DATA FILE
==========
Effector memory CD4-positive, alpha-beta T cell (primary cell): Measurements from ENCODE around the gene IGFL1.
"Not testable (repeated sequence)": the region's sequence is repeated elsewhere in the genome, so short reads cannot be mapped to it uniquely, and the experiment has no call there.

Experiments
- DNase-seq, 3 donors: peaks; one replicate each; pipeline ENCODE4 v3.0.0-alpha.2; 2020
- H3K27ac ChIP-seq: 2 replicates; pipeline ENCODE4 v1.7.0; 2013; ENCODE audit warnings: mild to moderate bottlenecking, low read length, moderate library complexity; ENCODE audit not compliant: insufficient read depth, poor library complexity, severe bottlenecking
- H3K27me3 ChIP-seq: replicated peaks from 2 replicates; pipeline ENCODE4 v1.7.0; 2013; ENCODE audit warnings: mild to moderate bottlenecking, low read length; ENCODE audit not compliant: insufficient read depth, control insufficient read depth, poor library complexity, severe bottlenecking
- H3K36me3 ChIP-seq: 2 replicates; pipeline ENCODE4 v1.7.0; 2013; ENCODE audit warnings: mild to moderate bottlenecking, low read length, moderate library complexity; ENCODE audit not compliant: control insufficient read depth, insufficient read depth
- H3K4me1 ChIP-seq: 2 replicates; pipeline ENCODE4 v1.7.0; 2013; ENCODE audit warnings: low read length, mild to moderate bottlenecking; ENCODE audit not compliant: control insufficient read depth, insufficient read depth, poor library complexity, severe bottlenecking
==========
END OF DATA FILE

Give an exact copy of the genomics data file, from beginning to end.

Effector memory CD4-positive, alpha-beta T cell (primary cell): Measurements from ENCODE around the gene IGFL1.
"Not testable (repeated sequence)": the region's sequence is repeated elsewhere in the genome, so short reads cannot be mapped to it uniquely, and the experiment has no call there.

Experiments
- DNase-seq, 3 donors: peaks; one replicate each; pipeline ENCODE4 v3.0.0-alpha.2; 2020
- H3K27ac ChIP-seq: 2 replicates; pipeline ENCODE4 v1.7.0; 2013; ENCODE audit warnings: mild to moderate bottlenecking, low read length, moderate library complexity; ENCODE audit not compliant: insufficient read depth, poor library complexity, severe bottlenecking
- H3K27me3 ChIP-seq: replicated peaks from 2 replicates; pipeline ENCODE4 v1.7.0; 2013; ENCODE audit warnings: mild to moderate bottlenecking, low read length; ENCODE audit not compliant: insufficient read depth, control insufficient read depth, poor library complexity, severe bottlenecking
- H3K36me3 ChIP-seq: 2 replicates; pipeline ENCODE4 v1.7.0; 2013; ENCODE audit warnings: mild to moderate bottlenecking, low read length, moderate library complexity; ENCODE audit not compliant: control insufficient read depth, insufficient read depth
- H3K4me1 ChIP-seq: 2 replicates; pipeline ENCODE4 v1.7.0; 2013; ENCODE audit warnings: low read length, mild to moderate bottlenecking; ENCODE audit not compliant: control insufficient read depth, insufficient read depth, poor library complexity, severe bottlenecking